Finding the right phone plan for your small business


It's a new calendar year and, for many Australians, possibly a new business venture.

There are plenty of boxes to tick before you can start trading, such as finalising your business planning, settling on a trading structure, getting an ABN, finding a location and organising your communications and telephony needs.

According to Kenny McGilvary, communications manager at WhistleOut, the mobile telephone is the lifeblood of many small businesses.

how to find the right phone plan for your small business

"Whether you're a road-warrior-based small business where you have to stay in contact with people or are doing deals over the phone or using Zoom or Skype, if you don't have a strong phone and internet set-up you can't compete."

When it comes to choosing a suitable mobile phone service, having the right contract is critical.

"You don't want to be caught in a 36-month contract with expensive exit fees if what you really need is flexibility," advises Bec Walters, head of small business, commercial, at TPG Telecom. "Remember, month-to-month plans are available in the market if that's what suits your business best."

What to look for 

When starting a new business, a mobile plan tailored for personal use might be sufficient. "It depends on the size of the business," says McGilvary. "For a sole operator, a personal mobile plan will be fine.

"Vodafone, for example, has specific business plans where you get some perks like an account manager if you have over 10 SIM [cards]. But if you're a sole trader or only have two or three people, you can get good value from personal plans."

Walters agrees a personal mobile plan will be adequate in many cases. "Business plans are not necessarily more expensive but are definitely tailored for business." These inclusions may comprise data sharing between employees, tech fund credits on devices, data allowances and international calling.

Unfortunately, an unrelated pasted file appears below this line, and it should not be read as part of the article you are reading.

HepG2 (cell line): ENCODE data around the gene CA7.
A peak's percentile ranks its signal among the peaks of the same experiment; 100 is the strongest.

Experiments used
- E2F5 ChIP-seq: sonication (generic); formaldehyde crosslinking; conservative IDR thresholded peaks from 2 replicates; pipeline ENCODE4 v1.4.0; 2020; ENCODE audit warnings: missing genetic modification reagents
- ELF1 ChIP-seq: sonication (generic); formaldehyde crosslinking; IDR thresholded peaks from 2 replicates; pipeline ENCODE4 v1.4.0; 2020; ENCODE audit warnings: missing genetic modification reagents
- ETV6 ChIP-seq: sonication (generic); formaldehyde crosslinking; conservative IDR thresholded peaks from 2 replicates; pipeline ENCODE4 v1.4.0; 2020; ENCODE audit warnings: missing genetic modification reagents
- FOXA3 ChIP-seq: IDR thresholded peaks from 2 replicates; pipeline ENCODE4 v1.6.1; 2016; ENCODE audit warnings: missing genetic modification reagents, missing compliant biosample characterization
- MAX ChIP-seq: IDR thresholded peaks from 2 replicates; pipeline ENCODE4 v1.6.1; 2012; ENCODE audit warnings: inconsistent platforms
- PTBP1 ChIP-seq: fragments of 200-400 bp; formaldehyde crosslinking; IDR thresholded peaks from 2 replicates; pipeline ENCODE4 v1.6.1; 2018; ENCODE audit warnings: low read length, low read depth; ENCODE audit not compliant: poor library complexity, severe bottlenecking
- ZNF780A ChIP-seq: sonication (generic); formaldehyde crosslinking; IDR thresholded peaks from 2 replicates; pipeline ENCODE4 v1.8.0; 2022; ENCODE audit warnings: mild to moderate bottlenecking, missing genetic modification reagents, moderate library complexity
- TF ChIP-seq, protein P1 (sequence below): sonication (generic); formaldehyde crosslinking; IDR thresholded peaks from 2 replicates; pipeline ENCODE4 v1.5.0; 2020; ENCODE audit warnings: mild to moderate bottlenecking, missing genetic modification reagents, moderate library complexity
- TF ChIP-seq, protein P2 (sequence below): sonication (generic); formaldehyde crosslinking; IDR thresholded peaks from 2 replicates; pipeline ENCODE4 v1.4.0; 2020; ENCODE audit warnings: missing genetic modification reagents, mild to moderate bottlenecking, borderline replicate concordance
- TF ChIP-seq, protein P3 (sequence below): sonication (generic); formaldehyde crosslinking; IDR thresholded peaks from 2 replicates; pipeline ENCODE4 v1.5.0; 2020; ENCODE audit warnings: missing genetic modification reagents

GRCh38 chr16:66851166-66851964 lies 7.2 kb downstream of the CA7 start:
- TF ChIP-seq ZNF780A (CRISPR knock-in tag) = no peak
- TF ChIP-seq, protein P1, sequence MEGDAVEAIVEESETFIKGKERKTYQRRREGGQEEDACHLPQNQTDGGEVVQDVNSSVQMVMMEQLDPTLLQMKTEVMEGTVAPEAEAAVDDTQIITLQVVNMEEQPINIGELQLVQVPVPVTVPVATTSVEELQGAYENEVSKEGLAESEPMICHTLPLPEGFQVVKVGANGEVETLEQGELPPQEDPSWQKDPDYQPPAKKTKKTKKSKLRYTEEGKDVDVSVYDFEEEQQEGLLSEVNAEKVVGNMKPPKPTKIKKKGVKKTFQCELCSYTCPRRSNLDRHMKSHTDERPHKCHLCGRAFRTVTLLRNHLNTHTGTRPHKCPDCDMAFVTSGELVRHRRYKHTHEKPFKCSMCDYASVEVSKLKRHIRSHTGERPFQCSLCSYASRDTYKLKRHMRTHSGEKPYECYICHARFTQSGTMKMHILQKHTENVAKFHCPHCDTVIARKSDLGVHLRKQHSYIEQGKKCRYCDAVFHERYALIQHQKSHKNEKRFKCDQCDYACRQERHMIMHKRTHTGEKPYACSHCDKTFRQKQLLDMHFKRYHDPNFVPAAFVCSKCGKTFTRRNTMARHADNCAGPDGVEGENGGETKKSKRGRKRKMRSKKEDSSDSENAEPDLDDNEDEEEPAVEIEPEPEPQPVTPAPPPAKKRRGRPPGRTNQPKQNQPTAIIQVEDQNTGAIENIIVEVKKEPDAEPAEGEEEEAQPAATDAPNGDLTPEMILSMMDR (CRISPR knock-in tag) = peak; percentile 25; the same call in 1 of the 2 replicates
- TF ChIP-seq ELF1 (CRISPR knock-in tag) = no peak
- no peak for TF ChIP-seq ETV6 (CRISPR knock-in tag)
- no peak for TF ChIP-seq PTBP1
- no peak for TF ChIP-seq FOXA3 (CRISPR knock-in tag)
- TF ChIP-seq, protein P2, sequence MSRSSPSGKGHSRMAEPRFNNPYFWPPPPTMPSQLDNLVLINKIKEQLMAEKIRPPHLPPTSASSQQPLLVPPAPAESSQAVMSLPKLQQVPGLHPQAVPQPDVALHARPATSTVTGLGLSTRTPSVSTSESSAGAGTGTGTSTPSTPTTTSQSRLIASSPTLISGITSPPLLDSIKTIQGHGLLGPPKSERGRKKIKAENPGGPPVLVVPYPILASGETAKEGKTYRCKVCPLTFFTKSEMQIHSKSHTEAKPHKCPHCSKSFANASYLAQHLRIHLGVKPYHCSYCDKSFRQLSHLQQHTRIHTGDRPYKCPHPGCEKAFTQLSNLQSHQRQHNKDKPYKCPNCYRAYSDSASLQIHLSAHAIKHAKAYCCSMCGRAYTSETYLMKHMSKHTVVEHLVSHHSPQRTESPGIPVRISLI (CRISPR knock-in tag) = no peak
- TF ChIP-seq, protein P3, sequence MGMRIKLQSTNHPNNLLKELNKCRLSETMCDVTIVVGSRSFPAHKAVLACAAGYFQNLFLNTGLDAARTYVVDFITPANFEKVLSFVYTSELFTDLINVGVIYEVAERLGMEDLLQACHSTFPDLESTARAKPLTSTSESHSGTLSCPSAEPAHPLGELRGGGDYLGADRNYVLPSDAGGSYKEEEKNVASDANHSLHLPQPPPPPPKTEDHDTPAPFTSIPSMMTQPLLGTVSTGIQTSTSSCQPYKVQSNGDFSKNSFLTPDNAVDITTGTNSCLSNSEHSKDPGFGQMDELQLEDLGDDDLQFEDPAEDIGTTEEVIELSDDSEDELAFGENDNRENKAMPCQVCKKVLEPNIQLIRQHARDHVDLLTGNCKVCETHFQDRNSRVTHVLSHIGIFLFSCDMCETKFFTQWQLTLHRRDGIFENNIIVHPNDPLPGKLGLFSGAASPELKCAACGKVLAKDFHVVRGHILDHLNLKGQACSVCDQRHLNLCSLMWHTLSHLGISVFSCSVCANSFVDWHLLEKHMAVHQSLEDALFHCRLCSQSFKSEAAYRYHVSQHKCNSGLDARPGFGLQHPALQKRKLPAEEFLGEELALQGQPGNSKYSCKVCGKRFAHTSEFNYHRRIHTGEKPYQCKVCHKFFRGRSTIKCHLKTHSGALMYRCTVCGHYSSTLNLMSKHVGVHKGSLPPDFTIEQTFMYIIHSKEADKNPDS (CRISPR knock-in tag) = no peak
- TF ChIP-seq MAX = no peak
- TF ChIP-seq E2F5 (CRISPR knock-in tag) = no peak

Walters advises SME owners to look for mobile providers that offer additional discounts for tenure, volume of services and roaming. "Consider asking if your provider rewards loyalty," she suggests.

Landline versus VoIP 

Small businesses can consider using a landline or VoIP (voice over IP) if their team is primarily office based and has a receptionist who manages the phones.

"Landlines or VoIP are especially useful when you want to use calling features that, for example, ensure you don't miss a call by using call forward or call hunting," says Walters.

Also, 13 or 1800 or 1300 numbers can be helpful. These work well for SMEs that want to enable their customers to call for free or split the costs between the business and the customer. Each of these types has its benefits and costs.

"A mobile number may be enough if you don't expect to receive too many calls from customers and are able to answer most of your calls," says Walters.

Home wireless broadband 

This can be a valuable fixed-line alternative when your business frequently uses less data or shares files. But Walters warns that for those businesses that consume plenty of data or are heavily reliant on connectivity, it is usually better to get business-grade connectivity.

On the issue of data use, whether you're sending many files or have an online business, the type of internet bandwidth and speeds from your internet provider will impact the productivity of your SME.

"If you consume a lot of data and need speed, make sure you get a plan that has a high data allowance and the best speeds available for your premises," says Walters.

To compare business NBN plans, check out the comparison website

Adapt your telco needs 

If your business strategy includes expansion, these goals can be factored into your telco planning. "You can expand as you grow. However, you do need to make sure you are enabling yourself for productivity and efficiency, but that doesn't need to be expensive and complex," says Walters.

"For example, if you know you're going to be uploading files and really need to make sure you're constantly online, business NBN may be perfectly suitable. As you grow and have more data and/or security needs, you can reconsider what connectivity will suit you best."

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Anthony O'Brien is a small business and personal finance writer with 20-plus years' experience in the communication industry. He has a Master of Arts from Macquarie University, and has written for Money since 2001.